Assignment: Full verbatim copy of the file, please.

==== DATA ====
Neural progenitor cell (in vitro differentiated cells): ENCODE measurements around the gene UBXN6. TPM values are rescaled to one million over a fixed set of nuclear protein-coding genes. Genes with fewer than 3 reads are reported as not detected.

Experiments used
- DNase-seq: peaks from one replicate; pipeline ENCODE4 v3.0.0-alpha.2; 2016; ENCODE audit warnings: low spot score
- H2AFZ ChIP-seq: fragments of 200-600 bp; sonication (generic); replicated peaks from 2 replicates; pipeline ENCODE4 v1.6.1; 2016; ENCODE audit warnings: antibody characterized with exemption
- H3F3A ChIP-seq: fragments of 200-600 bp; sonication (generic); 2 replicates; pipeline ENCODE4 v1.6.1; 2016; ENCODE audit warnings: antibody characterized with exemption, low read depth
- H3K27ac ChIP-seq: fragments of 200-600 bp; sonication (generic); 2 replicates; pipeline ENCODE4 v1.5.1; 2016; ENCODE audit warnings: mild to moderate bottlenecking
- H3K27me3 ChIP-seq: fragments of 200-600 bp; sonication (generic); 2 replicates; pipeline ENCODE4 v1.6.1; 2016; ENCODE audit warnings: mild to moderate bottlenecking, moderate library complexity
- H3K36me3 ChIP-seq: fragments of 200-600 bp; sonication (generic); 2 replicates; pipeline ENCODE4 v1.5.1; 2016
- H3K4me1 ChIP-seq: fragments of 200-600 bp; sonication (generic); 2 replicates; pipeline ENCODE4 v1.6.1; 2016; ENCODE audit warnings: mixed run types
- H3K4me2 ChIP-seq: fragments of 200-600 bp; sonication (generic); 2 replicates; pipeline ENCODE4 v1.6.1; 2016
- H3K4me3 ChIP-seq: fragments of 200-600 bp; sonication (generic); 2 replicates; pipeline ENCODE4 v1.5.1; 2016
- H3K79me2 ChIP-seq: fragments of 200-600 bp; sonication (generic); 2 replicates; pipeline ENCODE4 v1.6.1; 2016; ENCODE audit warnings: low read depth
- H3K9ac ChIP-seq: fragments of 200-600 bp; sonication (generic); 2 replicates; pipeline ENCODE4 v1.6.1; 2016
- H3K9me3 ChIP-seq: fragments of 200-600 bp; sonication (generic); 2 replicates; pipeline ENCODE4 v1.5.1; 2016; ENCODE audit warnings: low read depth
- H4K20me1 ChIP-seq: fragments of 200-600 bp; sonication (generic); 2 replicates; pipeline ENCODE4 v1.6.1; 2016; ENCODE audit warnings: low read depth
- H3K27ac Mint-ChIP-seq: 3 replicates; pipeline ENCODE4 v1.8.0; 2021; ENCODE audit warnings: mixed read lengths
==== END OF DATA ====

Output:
Neural progenitor cell (in vitro differentiated cells): ENCODE measurements around the gene UBXN6. TPM values are rescaled to one million over a fixed set of nuclear protein-coding genes. Genes with fewer than 3 reads are reported as not detected.

Experiments used
- DNase-seq: peaks from one replicate; pipeline ENCODE4 v3.0.0-alpha.2; 2016; ENCODE audit warnings: low spot score
- H2AFZ ChIP-seq: fragments of 200-600 bp; sonication (generic); replicated peaks from 2 replicates; pipeline ENCODE4 v1.6.1; 2016; ENCODE audit warnings: antibody characterized with exemption
- H3F3A ChIP-seq: fragments of 200-600 bp; sonication (generic); 2 replicates; pipeline ENCODE4 v1.6.1; 2016; ENCODE audit warnings: antibody characterized with exemption, low read depth
- H3K27ac ChIP-seq: fragments of 200-600 bp; sonication (generic); 2 replicates; pipeline ENCODE4 v1.5.1; 2016; ENCODE audit warnings: mild to moderate bottlenecking
- H3K27me3 ChIP-seq: fragments of 200-600 bp; sonication (generic); 2 replicates; pipeline ENCODE4 v1.6.1; 2016; ENCODE audit warnings: mild to moderate bottlenecking, moderate library complexity
- H3K36me3 ChIP-seq: fragments of 200-600 bp; sonication (generic); 2 replicates; pipeline ENCODE4 v1.5.1; 2016
- H3K4me1 ChIP-seq: fragments of 200-600 bp; sonication (generic); 2 replicates; pipeline ENCODE4 v1.6.1; 2016; ENCODE audit warnings: mixed run types
- H3K4me2 ChIP-seq: fragments of 200-600 bp; sonication (generic); 2 replicates; pipeline ENCODE4 v1.6.1; 2016
- H3K4me3 ChIP-seq: fragments of 200-600 bp; sonication (generic); 2 replicates; pipeline ENCODE4 v1.5.1; 2016
- H3K79me2 ChIP-seq: fragments of 200-600 bp; sonication (generic); 2 replicates; pipeline ENCODE4 v1.6.1; 2016; ENCODE audit warnings: low read depth
- H3K9ac ChIP-seq: fragments of 200-600 bp; sonication (generic); 2 replicates; pipeline ENCODE4 v1.6.1; 2016
- H3K9me3 ChIP-seq: fragments of 200-600 bp; sonication (generic); 2 replicates; pipeline ENCODE4 v1.5.1; 2016; ENCODE audit warnings: low read depth
- H4K20me1 ChIP-seq: fragments of 200-600 bp; sonication (generic); 2 replicates; pipeline ENCODE4 v1.6.1; 2016; ENCODE audit warnings: low read depth
- H3K27ac Mint-ChIP-seq: 3 replicates; pipeline ENCODE4 v1.8.0; 2021; ENCODE audit warnings: mixed read lengths